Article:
Leasing provides much-needed flexibility to companies that frequently update their equipment, protecting them from obsolescence. More specifically, lessees are able to integrate the latest technologies into their fleet as soon as they become available. This means a lower cost of ownership and better, safer vehicles overall. In turn, this can help you recruit and retain drivers.
One commonly cited advantage of owning over leasing is the ability to recoup some of your money down the line through resale. But as Senior Vice President of Penske, Jim Lager, told Truckinginfo, that’s hardly an advantage these days with speedy obsolescence: “With technological advances that are moving at a constant and rapid pace, the leasing option is becoming more and more attractive to owners, who are less willing to take on resale requirements in future, uncertain used truck markets.” This, plus less familiarity with charging infrastructure options and operations, are some of the reasons that 7Gen’s clients are choosing to lease their electric vehicles and chargers.
EV infrastructure and range anxiety
According to ChargedFleet’s Lauren Fletcher, whether you’re buying or leasing, there are two common challenges that fleet managers have to consider with fleet electrification:
- Infrastructure: Acquiring an EV truck isn’t the same as acquiring a traditional diesel/gas truck. Before you can even consider whether or not the vehicle will meet your needs, you have to make sure that your facility can support the charging stations and unique EV maintenance requirements (i.e., the EV infrastructure).
- Vehicle range: How far do your trucks need to go? How quickly can they be recharged? How and where can they be recharged? The last thing any fleet manager needs to deal with is so-called “range anxiety.”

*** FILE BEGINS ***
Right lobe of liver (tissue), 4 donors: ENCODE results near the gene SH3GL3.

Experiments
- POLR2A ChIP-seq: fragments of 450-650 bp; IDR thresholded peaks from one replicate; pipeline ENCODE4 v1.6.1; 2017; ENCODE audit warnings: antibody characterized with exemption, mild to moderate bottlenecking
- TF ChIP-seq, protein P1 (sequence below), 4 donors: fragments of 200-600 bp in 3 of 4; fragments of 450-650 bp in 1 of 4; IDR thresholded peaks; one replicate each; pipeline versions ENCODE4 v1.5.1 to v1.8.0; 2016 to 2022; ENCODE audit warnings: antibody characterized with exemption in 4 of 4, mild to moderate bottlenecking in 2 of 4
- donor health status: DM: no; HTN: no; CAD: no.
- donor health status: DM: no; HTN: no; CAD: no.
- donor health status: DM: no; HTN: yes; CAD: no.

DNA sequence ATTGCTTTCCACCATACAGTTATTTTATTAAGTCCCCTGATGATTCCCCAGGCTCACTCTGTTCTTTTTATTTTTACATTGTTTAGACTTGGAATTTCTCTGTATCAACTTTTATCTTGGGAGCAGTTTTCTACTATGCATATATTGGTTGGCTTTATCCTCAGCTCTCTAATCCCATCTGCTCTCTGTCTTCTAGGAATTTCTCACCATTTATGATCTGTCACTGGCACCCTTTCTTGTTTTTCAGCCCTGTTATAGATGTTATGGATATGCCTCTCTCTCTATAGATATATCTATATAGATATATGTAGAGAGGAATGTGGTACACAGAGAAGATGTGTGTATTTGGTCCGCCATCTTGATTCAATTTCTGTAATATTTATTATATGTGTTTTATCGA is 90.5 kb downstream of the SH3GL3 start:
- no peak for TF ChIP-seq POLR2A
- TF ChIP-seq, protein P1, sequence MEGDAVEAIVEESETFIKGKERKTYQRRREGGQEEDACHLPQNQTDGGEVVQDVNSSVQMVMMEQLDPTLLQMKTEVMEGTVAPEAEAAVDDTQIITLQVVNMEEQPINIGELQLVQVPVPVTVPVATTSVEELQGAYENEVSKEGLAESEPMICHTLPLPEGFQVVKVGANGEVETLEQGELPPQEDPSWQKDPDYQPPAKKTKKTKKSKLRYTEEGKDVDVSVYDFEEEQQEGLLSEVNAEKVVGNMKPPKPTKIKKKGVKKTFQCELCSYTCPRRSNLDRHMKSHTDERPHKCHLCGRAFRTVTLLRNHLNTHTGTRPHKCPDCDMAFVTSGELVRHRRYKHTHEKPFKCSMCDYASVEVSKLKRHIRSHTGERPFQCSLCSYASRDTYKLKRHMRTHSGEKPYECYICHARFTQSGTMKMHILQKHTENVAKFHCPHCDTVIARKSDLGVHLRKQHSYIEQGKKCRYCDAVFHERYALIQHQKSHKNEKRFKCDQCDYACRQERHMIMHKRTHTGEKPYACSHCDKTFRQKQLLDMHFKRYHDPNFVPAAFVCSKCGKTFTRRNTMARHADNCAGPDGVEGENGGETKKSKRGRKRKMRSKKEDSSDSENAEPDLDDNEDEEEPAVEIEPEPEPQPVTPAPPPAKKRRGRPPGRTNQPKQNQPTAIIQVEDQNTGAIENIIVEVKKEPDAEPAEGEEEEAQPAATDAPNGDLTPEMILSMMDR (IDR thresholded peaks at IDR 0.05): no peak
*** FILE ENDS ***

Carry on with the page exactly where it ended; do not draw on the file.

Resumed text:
An EVaaS provider works directly with fleet managers to determine the best vehicle for them, finding the sweet spot between a 100-mile range EV and a 300-mile one. No one wants to overpay for something they don’t need, but you also don’t want to underpay for an EV with too short a range. The same goes for charging infrastructure. 7Gen can help you choose the best equipment to meet your fleet’s needs so that you don’t have to worry about uninstalling and reinstalling new EVSE down the line.
What’s best for your fleet?
Ultimately, it all comes down to your company’s specific needs. How many trucks do you need? Do you have the resources and infrastructure required to plan, deploy, own, and maintain them? Furthermore, what does your company value most—short-term affordability, or long-term savings? Lastly, what’s more important—having control over your assets (and all the responsibilities that come with that), or the convenience of relying on a third-party provider for maintenance?
Companies of all sizes need to weigh the benefits and costs of leasing versus ownership to determine which option is the best operational fit and allows them to balance capital expenditures, tax incentives, and cashflow requirements. Also, when it comes to leasing, having more capital instead of being locked in for years is a great way to free up cash so that you can grow other projects related to your core business.
Choosing whether to lease or buy one or more electric vehicles doesn’t have to be so black and white. Some companies may decide to buy a portion of their fleet’s vehicles and charging stations and acquire the rest through capital/financing or a full-service lease. Ultimately, you need to choose what’s best for you. Should you opt for leasing, 7Gen is here to support you on the road to fleet electrification. Thanks to our experience and connections in the EV space, we can help you secure competitive pricing, manage your new technology, and handle any issues that arise during the transition process.